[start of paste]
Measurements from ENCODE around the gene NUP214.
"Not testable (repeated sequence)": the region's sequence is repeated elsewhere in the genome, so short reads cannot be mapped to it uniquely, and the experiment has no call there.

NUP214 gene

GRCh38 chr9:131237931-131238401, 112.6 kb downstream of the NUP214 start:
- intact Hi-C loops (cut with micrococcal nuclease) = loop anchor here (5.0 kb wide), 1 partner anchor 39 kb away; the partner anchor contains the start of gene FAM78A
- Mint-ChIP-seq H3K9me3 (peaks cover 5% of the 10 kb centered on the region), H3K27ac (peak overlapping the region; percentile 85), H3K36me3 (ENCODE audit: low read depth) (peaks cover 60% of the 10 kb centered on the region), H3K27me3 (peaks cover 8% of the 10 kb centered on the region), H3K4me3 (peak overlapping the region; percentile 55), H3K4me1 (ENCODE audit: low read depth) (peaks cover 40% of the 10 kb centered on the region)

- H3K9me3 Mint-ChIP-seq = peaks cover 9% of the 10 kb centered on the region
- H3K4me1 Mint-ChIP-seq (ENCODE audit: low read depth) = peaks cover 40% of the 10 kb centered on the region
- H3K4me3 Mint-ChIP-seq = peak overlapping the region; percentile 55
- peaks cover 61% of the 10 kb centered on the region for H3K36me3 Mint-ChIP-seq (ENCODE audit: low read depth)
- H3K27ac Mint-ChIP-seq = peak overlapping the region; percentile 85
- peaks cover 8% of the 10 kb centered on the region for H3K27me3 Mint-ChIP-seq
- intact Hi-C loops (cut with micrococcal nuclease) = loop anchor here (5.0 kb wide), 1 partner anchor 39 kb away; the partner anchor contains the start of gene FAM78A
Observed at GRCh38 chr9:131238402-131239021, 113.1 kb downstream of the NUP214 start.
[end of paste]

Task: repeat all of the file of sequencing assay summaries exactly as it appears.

Measurements from ENCODE around the gene NUP214.
"Not testable (repeated sequence)": the region's sequence is repeated elsewhere in the genome, so short reads cannot be mapped to it uniquely, and the experiment has no call there.

NUP214 gene

GRCh38 chr9:131237931-131238401, 112.6 kb downstream of the NUP214 start:
- intact Hi-C loops (cut with micrococcal nuclease) = loop anchor here (5.0 kb wide), 1 partner anchor 39 kb away; the partner anchor contains the start of gene FAM78A
- Mint-ChIP-seq H3K9me3 (peaks cover 5% of the 10 kb centered on the region), H3K27ac (peak overlapping the region; percentile 85), H3K36me3 (ENCODE audit: low read depth) (peaks cover 60% of the 10 kb centered on the region), H3K27me3 (peaks cover 8% of the 10 kb centered on the region), H3K4me3 (peak overlapping the region; percentile 55), H3K4me1 (ENCODE audit: low read depth) (peaks cover 40% of the 10 kb centered on the region)

- H3K9me3 Mint-ChIP-seq = peaks cover 9% of the 10 kb centered on the region
- H3K4me1 Mint-ChIP-seq (ENCODE audit: low read depth) = peaks cover 40% of the 10 kb centered on the region
- H3K4me3 Mint-ChIP-seq = peak overlapping the region; percentile 55
- peaks cover 61% of the 10 kb centered on the region for H3K36me3 Mint-ChIP-seq (ENCODE audit: low read depth)
- H3K27ac Mint-ChIP-seq = peak overlapping the region; percentile 85
- peaks cover 8% of the 10 kb centered on the region for H3K27me3 Mint-ChIP-seq
- intact Hi-C loops (cut with micrococcal nuclease) = loop anchor here (5.0 kb wide), 1 partner anchor 39 kb away; the partner anchor contains the start of gene FAM78A
Observed at GRCh38 chr9:131238402-131239021, 113.1 kb downstream of the NUP214 start.